2005. Sheil, C.A., and E. Greenbaum. Reconsideration of skeletal development of Chelydra serpentina (Reptilia: Testudinata: Chelydridae): evidence for intraspecific variation. Journal of Zoology, London. 265:235–267.

2005. Mendelson, J.R. III, B.L. Williams, C.A. Sheil, and D.G. Mulchay. Systematics of the Bufo coccifer Complex (Anura: Bufonidae) of Mesoamerica. Scientific Papers, Natural History museum, The University of Kansas. 38:1–27.

2003. Sheil, C.A. Osteology and skeletal development of Apalone spinifera (Reptilia: Chelonii: Trionychidae). Journal of Morphology 256(1):42–78.

2001. Sheil, C.A., and J.R. Mendelson III. A new species of Hemiphractus (Anura: Hylidae: Hemiphractinae), and a redescription of H. johnsoni. Herpetologica 57(2):189–202.

2001. Sheil, C.A., J.R. Mendelson III, and H.R. da Silva. Phylogenetic relationships of the species of Neotropical horned frogs, genus Hemiphractus (Anura: Hylidae: Hemiphractinae), based on evidence from morphology. Herpetologica 57(2):203–214.

2001. Sheil, C.A., and T.A. Grant. A new species of Synophis (Colubridae: Xenodontinae) from Colombia. Journal of Herpetology 35(2):204–209.

1999. Sheil, C.A. Osteology and skeletal development of Pyxicephalus adspersus (Anura: Ranidae: Raninae). Journal of Morphology 240:49–270.

1999. Seigel, R.A., and C.A. Sheil. Population viability analysis: applications for the conservation of Massasaugas. In: Proceedings, 2nd International Symposium and Workshop on the Conservation of the Eastern Massasauga Rattlesnake Sistrurus catenatus catenatus. 17–22.

1998. Himes, J.G., and C.A. Sheil. Amphiuma means (Two-toed Amphiuma). Herpetological Review 29(2):105–106.

1998. Sheil, C.A. Emmochliophis miops (Colubridae: Xenodontinae): Redescription of Synophis miops (Boulenger, 1898). Journal of Herpetology. 32(4):604–607.

1998. Seigel, R.A., C.A. Sheil, and J.S. Doody. Long-term changes in population of an endangered rattlesnake (Sistrurus catenatus) subjected to a severe flood. Biological Conservation 83(2):127–131.


Marcelo Sanchez-Villagra - Zurich, Switzerland.
Joseph Mendelson III - Zoo Atlanta, Georgia.
Hugo Alamillo - Washington State University, Pullman, WA.
Eli Greenbaum - Villanova University, Villanova, PA.

Graduate Students in the Sheilonia Lab

Current Students:
Tim Krynak (Student 010): M.S. Thesis: Roosting Ecology of Bats in Northeaster Ohio.

Jason Cotter (Student 011): M.S. Thesis: Nest Site Selection
and Temperature-Dependent Sex Determination in Chrysemys picta.

Sharon Turk (Student 012): M.S. TBA.

Past Students:
Lara Roketenetz (Student 001): M.S. Thesis: Ecological Niche Modeling in the Spotted Turtle, Clemmys guttata.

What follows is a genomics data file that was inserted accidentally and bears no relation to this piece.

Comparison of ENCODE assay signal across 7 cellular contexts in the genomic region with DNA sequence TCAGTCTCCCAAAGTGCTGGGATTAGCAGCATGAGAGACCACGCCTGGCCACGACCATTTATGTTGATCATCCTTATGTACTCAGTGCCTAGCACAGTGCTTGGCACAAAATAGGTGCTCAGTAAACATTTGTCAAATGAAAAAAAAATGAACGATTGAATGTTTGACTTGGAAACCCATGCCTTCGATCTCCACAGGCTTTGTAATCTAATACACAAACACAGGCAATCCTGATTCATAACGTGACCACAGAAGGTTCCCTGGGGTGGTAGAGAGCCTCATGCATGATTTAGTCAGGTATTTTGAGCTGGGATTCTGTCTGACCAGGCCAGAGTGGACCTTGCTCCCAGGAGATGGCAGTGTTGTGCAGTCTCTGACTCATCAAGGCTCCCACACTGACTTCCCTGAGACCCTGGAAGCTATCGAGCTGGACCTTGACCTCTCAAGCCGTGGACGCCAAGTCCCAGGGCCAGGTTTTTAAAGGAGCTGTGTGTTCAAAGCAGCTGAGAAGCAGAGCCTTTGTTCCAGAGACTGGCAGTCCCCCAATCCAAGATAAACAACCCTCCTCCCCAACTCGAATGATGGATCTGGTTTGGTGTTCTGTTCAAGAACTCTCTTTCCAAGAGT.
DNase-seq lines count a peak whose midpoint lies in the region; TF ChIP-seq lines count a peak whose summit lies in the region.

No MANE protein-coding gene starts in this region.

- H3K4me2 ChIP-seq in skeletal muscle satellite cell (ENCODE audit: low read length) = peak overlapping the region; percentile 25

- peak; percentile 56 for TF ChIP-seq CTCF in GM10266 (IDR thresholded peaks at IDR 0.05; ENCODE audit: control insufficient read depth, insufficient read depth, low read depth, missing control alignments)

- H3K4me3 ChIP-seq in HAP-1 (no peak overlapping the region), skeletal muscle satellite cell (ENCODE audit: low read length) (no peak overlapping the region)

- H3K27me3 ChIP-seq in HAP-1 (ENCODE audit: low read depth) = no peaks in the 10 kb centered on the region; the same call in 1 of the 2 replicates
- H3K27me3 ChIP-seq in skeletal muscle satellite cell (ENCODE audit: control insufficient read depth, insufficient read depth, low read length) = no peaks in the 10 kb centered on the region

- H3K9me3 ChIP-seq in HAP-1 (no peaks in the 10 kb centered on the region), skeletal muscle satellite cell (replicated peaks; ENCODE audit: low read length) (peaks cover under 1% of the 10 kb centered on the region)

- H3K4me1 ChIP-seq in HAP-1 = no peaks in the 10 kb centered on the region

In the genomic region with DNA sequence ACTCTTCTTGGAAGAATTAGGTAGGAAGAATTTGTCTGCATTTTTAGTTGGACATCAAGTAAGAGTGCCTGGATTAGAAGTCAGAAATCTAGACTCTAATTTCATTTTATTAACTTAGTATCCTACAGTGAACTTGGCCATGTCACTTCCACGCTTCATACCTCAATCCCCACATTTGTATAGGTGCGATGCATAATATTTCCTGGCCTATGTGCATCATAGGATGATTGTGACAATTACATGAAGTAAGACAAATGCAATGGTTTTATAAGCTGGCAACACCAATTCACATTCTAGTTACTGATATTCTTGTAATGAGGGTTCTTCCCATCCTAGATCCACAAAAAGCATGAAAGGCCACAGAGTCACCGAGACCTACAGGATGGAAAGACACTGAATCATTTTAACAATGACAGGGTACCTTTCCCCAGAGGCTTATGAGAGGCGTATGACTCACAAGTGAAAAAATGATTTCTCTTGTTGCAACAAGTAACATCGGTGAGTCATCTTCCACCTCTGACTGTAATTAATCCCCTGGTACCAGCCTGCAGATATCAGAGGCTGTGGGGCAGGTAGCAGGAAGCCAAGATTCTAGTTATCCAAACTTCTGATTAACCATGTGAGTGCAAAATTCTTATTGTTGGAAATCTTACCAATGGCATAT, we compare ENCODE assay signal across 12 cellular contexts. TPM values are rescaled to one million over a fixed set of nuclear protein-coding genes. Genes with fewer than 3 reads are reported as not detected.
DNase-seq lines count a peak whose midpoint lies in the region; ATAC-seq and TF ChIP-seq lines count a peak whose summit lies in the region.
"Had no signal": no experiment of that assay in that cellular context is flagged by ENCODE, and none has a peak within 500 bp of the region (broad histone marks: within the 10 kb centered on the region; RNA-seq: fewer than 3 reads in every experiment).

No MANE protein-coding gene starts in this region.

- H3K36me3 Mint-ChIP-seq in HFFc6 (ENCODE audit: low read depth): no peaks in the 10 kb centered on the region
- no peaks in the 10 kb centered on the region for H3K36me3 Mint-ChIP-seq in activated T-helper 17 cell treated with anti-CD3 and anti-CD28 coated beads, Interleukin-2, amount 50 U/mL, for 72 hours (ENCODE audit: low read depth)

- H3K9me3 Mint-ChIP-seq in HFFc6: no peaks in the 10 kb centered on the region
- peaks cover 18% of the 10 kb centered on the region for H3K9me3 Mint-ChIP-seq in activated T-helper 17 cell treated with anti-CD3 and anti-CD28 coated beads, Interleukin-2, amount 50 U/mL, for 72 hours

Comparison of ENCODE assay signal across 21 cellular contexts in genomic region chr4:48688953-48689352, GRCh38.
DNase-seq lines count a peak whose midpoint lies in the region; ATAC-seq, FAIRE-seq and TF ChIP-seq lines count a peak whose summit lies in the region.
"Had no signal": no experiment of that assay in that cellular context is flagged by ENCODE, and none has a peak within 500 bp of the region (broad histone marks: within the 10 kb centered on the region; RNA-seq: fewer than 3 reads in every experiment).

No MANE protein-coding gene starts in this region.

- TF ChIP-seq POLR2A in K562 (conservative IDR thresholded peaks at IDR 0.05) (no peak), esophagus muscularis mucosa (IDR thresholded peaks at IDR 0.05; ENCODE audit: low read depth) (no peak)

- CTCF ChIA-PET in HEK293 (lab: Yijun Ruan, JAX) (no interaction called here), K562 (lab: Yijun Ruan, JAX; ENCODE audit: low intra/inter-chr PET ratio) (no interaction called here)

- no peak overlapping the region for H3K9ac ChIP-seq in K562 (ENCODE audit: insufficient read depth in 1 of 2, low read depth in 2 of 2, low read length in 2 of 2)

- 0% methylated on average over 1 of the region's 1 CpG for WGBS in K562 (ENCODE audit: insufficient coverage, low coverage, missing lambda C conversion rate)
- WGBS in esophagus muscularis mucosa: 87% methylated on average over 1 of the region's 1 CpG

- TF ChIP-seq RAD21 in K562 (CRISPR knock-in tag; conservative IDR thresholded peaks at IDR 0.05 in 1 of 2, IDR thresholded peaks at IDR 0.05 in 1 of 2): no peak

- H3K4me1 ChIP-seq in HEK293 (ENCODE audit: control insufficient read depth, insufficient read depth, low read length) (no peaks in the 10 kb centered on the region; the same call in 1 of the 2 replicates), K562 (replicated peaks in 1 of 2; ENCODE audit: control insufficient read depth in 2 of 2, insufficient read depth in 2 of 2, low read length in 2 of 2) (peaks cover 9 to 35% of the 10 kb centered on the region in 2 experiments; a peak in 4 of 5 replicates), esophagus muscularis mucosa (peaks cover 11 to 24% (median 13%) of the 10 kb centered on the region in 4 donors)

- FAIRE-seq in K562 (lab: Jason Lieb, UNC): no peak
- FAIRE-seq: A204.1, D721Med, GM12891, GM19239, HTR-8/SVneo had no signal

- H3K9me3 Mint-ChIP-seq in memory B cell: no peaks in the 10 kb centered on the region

Frank Tulenko (Student 002): M.S. Thesis: Formation of the Crista Sellaris of the Red-Eared Slider, Trachemys scripta
(Reptilia: Testudinata: Emydidae). Currently a Ph.D. Candidate at Wesleyan University, under mentorship of Dr. Anne Burke.

Michael Jorgensen (Student 004): M.S. Thesis: Effects of Temperature on Phenotypica Plasticity in Anuran Larvae. Currently a Ph.D. Candidate at Ohio University under the mentorship of Dr. Steve Reilly.

James Spetz: (Student 005) M.S. Thesis: Diet, Movement, and Nesting Ecology of Blanding's Turtle, Emydoidea blandingii in Northeast Ohio. Currently working as a Naturalist for Cuyahoga County Park District.

Undergraduate Students in the Sheilonia Lab

Current Students:

Past Students:
Daniel Portik (Student 003) B.S. JCU. Honors Thesis: Formation and Ossification ofthe Autopodial Elements of Trachemys scripta. Graduated May 2007. Completed M.S. at Villanova University under mentorship of Dr. Aaron Bauer (Thesis title:XXX). Currently at the University of California, Berkeley, under the mentorship of Dr. McGuire. Dissertation Topic:

Billy DePetro (Student 004) B.Sc. JCU. Graduated May 2008.

Megan Kolupski. (Student 005) B.S. JCU. Graduated May 2007. Currently an M.S. student at the University of San Diego in the Department of Marine Science; estimated graduation May 2010.

Scott Owen (Student 008) B.S. intending to graduate May 2010. Studying formation of the chondrocranium and orbitotemporal region of Eretmochelys imbricata. Currently: TBA.

Sarah Kleinsorge (Student 009) B.S. intending to graduate May 2090. Studying formation of the chondrocranium and orbitotemporal region of Eretmochelys imbricata. Currently: TBA.

Courses Taught

BL159/160 - Principles of Biology III: Biodiversity & Evolution.
BL250/L - Comparative Anatomy of the Vertebrates
BL479 - Systematic Biology
BL405 - Scientific Illustration